6. Specifying the demand for Securities. Since the interbank lending may not satisfy the demand for Cash on the market in full or not allocate the cash supply available, we take into account an alternative way of gaining and allocating Cash, namely we allow the banks to buy or sell Securities. Such an operation involves a risk of loss, therefore, the interbank market is the preferred way of acquiring and allocating Cash on the daily time scale. Analogically to the previously-analyzed interbank loans market, we specify banks’ supply and demand for Securities. If after the interbank market transactions the current state of a bank still does not satisfy Reserve Requirement or Liquidity Ratio, it needs to sell Securities in the amount necessary to cover the Cash deficit. On the other hand, if a bank is dealing with a Cash surplus even after allocating the excess on the interbank market, it uses the rest of it to buy Securities.

  7. Securities market. The securities market differs from the interbank market significantly. It is not a closed market and banks are not its only participants. For the purpose of the model we assume that other participants’ supply and demand are constant, which means that only supply and demand of the banks’ may influence the price of Securities. We calculate the excess demand (ED = total demand - total supply) and following Cifuentes et al. (2005) assume that the price of the securities changes according to the following formula:


    where parameter is called the market depth and is the price of security. As we may easily notice, if the price of security does not change regardless of demand or supply. In that case, the securities market mechanism is a simple barter between Securities and Cash. It may be interpreted as an intervention of the Central Bank which decides to buy or sell Securities at a specific price. In the real market . We assume which means that if banks decide to sell of all their Securities, their price will decrease by . This assumption may be slightly too lenient to be realistic. It should, however, be enough to show the impact of this phenomenon.

  8. Update of the state. Although banks operate in such a way to fulfill all the regulatory requirements, we assume that the only default condition is at the end of the day. Thus, we only consider the softest condition but at the same time the one that renders a bank inevitably bankrupt.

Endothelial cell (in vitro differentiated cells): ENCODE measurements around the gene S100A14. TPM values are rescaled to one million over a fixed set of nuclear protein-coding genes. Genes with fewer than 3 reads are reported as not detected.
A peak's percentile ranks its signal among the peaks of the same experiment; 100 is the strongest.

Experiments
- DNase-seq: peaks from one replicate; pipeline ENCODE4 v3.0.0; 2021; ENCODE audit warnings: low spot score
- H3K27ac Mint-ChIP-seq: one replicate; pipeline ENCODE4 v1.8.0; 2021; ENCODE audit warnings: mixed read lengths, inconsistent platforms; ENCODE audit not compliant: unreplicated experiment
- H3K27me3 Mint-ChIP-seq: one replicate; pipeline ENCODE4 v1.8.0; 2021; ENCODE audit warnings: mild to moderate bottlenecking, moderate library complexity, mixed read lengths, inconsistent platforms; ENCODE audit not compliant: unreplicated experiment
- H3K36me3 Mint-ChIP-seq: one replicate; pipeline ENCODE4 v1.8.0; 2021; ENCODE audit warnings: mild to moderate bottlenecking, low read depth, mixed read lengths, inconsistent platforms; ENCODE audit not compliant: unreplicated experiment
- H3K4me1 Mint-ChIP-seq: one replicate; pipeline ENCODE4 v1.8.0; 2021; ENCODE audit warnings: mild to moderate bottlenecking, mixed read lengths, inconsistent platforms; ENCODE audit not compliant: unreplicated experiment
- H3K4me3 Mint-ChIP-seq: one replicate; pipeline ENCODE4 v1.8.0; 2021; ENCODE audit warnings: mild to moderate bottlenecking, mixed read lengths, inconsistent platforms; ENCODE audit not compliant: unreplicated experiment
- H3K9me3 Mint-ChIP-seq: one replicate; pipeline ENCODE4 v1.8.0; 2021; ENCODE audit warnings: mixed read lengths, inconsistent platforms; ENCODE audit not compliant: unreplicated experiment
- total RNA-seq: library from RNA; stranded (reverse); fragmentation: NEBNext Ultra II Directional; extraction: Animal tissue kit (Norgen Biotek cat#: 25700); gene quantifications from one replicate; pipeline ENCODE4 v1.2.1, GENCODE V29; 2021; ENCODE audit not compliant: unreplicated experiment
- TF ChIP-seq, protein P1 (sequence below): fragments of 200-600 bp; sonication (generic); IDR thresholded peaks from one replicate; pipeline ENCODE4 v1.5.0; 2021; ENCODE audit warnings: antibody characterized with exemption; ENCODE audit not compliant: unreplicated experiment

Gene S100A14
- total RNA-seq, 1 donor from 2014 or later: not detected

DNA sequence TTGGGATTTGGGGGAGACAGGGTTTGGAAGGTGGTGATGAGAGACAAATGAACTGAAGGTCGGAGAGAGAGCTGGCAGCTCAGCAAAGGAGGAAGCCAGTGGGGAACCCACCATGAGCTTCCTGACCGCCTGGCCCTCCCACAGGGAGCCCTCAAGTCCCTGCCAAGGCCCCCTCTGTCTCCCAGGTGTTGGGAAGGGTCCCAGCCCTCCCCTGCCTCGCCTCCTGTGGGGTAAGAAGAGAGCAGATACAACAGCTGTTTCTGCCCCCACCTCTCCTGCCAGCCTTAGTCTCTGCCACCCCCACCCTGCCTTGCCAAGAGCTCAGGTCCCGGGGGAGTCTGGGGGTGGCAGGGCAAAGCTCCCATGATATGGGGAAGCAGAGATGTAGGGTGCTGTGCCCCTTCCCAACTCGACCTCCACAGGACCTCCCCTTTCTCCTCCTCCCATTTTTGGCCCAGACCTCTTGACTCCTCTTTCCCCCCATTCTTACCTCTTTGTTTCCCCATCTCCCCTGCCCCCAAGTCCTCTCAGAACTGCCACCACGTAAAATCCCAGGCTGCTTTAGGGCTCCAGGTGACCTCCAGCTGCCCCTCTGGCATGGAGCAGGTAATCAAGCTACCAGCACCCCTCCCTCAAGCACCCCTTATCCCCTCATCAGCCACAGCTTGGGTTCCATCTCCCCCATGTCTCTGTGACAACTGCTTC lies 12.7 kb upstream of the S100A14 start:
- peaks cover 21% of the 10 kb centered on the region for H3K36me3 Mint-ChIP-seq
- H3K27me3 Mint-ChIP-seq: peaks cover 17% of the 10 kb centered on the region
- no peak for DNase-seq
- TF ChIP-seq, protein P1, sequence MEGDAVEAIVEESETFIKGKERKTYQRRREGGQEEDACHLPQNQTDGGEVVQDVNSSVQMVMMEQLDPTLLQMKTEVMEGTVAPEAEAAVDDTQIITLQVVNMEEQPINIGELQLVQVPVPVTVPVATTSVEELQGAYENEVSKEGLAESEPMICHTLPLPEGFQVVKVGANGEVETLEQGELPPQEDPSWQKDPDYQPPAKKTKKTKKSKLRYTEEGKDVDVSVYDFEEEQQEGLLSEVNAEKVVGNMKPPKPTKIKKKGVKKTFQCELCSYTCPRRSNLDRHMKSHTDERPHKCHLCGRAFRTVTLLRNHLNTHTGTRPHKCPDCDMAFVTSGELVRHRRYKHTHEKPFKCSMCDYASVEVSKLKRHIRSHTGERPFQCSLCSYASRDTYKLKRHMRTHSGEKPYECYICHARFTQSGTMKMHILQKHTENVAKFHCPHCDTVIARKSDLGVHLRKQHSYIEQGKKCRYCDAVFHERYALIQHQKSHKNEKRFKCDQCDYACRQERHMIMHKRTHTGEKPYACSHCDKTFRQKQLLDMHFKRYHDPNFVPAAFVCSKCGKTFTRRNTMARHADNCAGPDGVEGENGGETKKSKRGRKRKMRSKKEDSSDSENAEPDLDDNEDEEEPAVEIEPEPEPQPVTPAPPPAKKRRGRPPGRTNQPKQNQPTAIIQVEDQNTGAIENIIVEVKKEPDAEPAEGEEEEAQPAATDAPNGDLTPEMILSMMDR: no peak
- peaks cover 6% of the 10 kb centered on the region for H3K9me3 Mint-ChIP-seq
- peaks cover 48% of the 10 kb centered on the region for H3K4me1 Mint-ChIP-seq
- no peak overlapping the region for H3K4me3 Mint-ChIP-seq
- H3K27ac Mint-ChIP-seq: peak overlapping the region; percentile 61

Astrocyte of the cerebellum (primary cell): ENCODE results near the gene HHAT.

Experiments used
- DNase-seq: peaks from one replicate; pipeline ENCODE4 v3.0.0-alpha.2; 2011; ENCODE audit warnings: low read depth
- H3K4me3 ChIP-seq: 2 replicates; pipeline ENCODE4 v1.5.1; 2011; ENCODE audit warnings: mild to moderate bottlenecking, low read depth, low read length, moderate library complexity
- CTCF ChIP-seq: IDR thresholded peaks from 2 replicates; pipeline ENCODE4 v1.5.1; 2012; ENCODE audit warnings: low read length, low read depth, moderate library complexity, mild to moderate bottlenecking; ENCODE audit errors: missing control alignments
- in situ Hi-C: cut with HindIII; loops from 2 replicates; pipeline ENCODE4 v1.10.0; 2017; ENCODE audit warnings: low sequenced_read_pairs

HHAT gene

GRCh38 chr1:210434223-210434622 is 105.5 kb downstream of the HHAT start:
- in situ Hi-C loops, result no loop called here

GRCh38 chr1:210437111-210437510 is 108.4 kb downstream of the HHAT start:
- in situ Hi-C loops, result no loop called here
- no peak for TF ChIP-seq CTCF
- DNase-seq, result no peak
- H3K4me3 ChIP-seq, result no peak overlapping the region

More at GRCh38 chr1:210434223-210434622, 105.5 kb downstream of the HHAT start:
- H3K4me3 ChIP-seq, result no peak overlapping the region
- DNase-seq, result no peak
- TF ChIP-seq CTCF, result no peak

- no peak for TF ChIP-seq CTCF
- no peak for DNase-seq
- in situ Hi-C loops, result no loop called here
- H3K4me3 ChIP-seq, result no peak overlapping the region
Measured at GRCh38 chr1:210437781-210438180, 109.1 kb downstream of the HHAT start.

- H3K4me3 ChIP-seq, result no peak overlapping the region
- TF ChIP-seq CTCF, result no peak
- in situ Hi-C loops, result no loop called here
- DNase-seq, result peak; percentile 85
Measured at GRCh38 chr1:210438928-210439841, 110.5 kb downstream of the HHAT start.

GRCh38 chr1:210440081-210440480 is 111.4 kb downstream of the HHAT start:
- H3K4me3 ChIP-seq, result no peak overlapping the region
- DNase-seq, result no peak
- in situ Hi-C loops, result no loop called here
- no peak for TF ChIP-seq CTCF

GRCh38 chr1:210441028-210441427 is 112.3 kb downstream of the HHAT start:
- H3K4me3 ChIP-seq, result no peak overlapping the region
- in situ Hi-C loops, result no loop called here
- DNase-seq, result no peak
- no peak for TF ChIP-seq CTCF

Since the above-mentioned steps of the simulation are performed every day, the resulting interbank market structure is dynamic and varies daily.

In conclusion, our model takes into account three possible ways of financial contagion. The first channel is the direct interconnectedness i.e. a collapsing bank not paying its obligations inducing losses on its interbank liabilities. The counterparty banks suffer losses, which worsens their financial standing by reducing their equity. The second channel we analyze is the asset price contagion Bluhm and Krahnen (2011) (indirect interconnectedness) through government bonds. A falling bank, after suffering a drop in equity is forced to sell its securities (government bonds) in significant amounts in order to maintain regulatory ratios. This in turn results in an immediate and significant decrease in their value. In effect, the bank not only does not recover the full value of the bonds held, but also affects the market price of the bond (fire sale effect). As a result, this decreases the value of securities held by other banks thus aggravating their condition. Lastly, we also consider a reduction of availability of interbank credit due to a loss of confidence.

4 Results

The dynamics of the model proposed in this paper are driven by cash fluctuations. These random changes of banks’ assets are fundamental to the whole concept, determine banks’ reactions and the stability of the system. The amplitude of these fluctuations is controlled by a single parameter , strongly affecting the results of a single simulation. The most interesting outcome of the simulation is the fraction of defaulted banks at the end of the assumed simulation period (the number of defaulted banks divided by the total number of banks in the simulation). Because our assumptions are valid only at the time scale of days, we assume that 3 months (60 working days) is the maximum period of applicability of the model. Hence, the average number of defaulted banks at the end of 60 days period as a function of parameter seems to be the most reliable default metric. Further in this section we focus on the plots presenting this metric in different model versions.

A computer simulation of the banking system gives us a unique opportunity to analyze its behavior in conditions similar to the real world. We may easily exclude the selected features of the system, and thus assess their influence on the system. From this perspective, the most basic model we can think of is a case without the securities and the interbank market. In this scenario the banks cannot react in any way, so their default is just a matter of strong enough fluctuations. Since the bank goes bankrupt when its Cash falls below zero, the probability of default in each step is simply the probability of a negative fluctuation exceeding bank’s initial cash. The distribution of the changes described is Gaussian with standard deviation equal to the initial cash multiplied by the parameter . Therefore, the probability of default is every day equal to , where is the Gaussian cumulative distribution function. Furthermore, the probability of bankruptcy during the time period days equals:


This leads to a formula for the expected fraction of banks which went bankrupt, as a function of :


where is the ensemble average of the process. This result is presented in the Fig. 1 with a dashed line. We analyzed the result for from 0 to 8. Even for relatively small values of sigma, below unity, almost all banks in the system defaulted. As expected, without the interbank market and any possibility to liquidate the assets, even a relatively small fluctuation may result in a default. In this version of the model the banks are fully independent, but despite that the whole system collapses very quickly.